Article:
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FARMING

Worst anthrax outbreak in 20 years sweeps French farms

More than 50 cows, sheep and horses have died in France's most serious outbreak of anthrax in two decades, according to officials who have warned of a vaccine shortage.

Worst anthrax outbreak in 20 years sweeps French farms
Illustration photo: AFP
Authorities in the mountainous Hautes-Alpes region of southeastern France said the infection, which can spread to humans and is deadly in its rarest forms, had spread to 28 farms since June.
   
Anthrax is transmitted by spores that can stay inactive in the ground for decades, including in the bodies of dead animals. 
   
French vets have been battling to contain the outbreak because the Spanish laboratory which produces the vaccines has been closed throughout August for the summer vacation.
   
“The state is in talks with its European partners to discuss the availability and purchase of vaccines” which other countries may have stockpiled, said senior regional official Agnes Chavanon Sunday.
 
Photo: AFP
   
Cases of anthrax being passed on to humans are “extremely rare”, said Christine Ortmans, a doctor with regional health agency ARS.
   
No one has been reported ill during the current outbreak, she stressed.
   
Cutaneous anthrax — which appears on the skin and is by far the most common form of the infection — is rarely deadly when treated with antibiotics.
 
But the bacteria which causes it, bacillus anthracis, produces a powerful toxin and has been used as a biological weapon.
   
Most notoriously a series of attacks using anthrax, delivered through the mail, terrorised the United States in 2001 a week after the carnage of September 11.
 
A bioweapons expert killed himself after being charged over the attacks, in which five people were killed and 17 others made ill.
 
Photo: AFP
   
Senior Hautes-Alpes official Serge Cavalli said animals were being vaccinated at affected farms in the region.
   
Those hit have been banned from production for at least 21 days while the farms are disinfected and to provide time for the vaccinated animals to become immune.
   
Any milk on site is pasteurised and then destroyed.
   
The last serious French outbreak was in 2008 when anthrax spread to 23 farms, most of them in the eastern Doubs area.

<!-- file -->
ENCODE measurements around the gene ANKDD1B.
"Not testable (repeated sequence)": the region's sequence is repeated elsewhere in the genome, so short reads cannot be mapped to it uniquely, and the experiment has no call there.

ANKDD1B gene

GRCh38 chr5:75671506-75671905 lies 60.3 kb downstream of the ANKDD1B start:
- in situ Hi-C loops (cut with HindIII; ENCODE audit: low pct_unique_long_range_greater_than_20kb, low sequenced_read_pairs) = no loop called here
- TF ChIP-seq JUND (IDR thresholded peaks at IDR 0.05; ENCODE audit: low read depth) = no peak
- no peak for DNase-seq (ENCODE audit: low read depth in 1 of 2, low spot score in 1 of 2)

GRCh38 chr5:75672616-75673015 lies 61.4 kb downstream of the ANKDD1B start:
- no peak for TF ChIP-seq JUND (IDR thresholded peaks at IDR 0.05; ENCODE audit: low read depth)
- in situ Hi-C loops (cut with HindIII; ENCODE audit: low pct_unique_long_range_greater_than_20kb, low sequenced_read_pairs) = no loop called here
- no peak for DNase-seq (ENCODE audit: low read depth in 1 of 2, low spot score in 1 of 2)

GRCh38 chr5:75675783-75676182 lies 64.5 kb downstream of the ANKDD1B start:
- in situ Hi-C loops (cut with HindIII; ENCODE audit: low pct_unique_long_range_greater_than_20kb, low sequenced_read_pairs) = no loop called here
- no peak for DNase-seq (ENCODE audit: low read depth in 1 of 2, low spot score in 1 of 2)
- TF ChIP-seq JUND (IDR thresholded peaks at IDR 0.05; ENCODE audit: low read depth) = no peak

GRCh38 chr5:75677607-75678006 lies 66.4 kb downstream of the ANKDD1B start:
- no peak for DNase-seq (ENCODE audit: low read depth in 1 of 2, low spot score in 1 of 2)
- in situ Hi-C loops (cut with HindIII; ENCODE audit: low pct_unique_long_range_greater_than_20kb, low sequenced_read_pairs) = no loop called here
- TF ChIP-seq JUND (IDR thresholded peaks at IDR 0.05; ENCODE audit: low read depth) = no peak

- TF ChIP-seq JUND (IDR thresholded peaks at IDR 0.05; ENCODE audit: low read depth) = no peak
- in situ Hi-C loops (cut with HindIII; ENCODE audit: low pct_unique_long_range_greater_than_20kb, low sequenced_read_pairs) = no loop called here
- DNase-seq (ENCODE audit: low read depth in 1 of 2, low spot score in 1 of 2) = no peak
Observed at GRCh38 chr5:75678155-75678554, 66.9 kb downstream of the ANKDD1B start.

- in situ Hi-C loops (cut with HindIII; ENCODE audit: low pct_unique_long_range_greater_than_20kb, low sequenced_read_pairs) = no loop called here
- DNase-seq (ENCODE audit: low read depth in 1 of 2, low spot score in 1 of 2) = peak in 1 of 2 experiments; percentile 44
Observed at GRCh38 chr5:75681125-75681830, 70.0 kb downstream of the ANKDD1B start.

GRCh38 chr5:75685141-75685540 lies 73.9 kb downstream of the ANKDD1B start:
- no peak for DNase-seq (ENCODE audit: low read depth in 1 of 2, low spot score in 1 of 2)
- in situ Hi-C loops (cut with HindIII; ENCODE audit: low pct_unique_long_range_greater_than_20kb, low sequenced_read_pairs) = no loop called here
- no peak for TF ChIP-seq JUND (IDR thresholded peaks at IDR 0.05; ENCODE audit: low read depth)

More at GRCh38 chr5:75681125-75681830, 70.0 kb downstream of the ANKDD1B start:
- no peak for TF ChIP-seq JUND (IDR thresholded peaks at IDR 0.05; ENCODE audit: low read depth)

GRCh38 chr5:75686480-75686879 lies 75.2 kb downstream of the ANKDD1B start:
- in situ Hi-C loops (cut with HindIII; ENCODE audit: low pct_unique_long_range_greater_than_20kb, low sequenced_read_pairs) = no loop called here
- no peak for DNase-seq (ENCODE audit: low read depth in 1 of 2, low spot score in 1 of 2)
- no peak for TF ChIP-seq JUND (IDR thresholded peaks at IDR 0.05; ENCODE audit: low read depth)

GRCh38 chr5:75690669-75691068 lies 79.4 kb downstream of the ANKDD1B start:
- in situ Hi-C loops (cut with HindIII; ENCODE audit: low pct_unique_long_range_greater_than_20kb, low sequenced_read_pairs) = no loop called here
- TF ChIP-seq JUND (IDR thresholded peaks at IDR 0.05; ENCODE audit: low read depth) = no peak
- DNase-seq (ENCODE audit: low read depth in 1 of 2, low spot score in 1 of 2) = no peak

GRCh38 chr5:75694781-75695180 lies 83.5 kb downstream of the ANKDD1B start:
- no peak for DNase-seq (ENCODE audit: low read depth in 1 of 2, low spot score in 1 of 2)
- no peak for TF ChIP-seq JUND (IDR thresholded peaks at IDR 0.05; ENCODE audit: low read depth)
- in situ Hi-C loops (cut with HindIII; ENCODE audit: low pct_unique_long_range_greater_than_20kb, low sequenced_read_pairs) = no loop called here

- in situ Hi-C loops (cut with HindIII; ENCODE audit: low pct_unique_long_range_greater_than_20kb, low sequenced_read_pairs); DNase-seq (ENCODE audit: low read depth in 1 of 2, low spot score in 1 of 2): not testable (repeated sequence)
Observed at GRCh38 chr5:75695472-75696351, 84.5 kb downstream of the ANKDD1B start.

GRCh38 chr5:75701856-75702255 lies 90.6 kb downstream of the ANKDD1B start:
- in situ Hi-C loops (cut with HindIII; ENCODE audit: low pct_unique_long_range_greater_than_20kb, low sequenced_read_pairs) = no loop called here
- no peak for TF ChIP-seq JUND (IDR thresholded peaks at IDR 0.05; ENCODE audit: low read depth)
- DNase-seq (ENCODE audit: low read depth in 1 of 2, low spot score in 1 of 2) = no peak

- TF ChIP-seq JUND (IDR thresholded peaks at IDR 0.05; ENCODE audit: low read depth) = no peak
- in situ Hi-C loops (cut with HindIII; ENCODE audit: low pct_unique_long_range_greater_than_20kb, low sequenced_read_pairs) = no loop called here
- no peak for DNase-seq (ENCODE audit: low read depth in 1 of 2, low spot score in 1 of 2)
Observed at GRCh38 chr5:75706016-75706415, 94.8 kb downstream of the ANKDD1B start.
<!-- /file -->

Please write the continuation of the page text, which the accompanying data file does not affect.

The first case in the current outbreak was detected in the village of Montgardin on June 28, killing six cows, and has since spread to 12 others.
   
Cows struck by anthrax swell in the abdomen and bleed from their orifices, and often die in less than 24 hours.
   
The disease is fairly rare, although more than 100 cases have been registered at French farms since 1999 — often during hot summers after periods of heavy rain. 
   
The ARS said 103 people in the Hautes-Alpes region had been flagged as having potentially come into contact with infected animals, most of them farmers, vets or slaughterhouse workers.
   
Half have been given preventative antibiotics, according to officials.

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FARMING

French hunter kills bear that bit him

A 70-year-old hunter killed a bear in southwest France Saturday after it attacked and seriously wounded him, local officials said.

A brown bear is pictured in the semi-wildlife animal park of Les Angles, southwestern France.
Brown bears had nearly disappeared in France until the country began a reintroduction programme, importing them from Slovenia. AFP PHOTO / RAYMOND ROIG

The female bear, who was travelling with her cubs, bit him as he was hunting in the Seix region of Ariege, a source close to the case said.

Rescued by the local gendarmerie, he was transported to the intensive care unit of a hospital in Toulouse with a wound to his leg at the level of his femoral artery, officials at the prefecture in Ariege said.

One source close to the case said he was in a serious condition.

The hunter told local officials he had been out with a group of other hunters on the trail of a boar, when the female bear, who was travelling with her cubs, attacked him.

After being wounded, the hunter shot the bear twice, killing it.

The local gendarme unit was called out to rescue him at around 3:30 pm (1430 GMT). They discovered the body of the bear a few metres from where they had found the hunter.

An investigation has been opened into the incident, the prefecture in Ariege said.

One local official told AFP on Saturday: “This is really what we feared.”

“Today, you can really see that cohabitation is complicated,” said Christine Tequi, president of the Ariege department council.

The brown bear had nearly disappeared in this part of the world when France began a programme of reintroducing them, importing them from Slovenia.

Today, there are around sixty of them in the Pyrenees range, leading to increasing tensions with local farmers, because of the threat they pose to their livestock.

In 2020, three bears were illegally killed in the Pyrenees: two of them in Spain and one in France. The French government has committed to replacing any bear killed by a man.

READ ALSO: The decades-old battle between French farmers and conservationists over bears
READ ALSO: What are the most dangerous animals in France?

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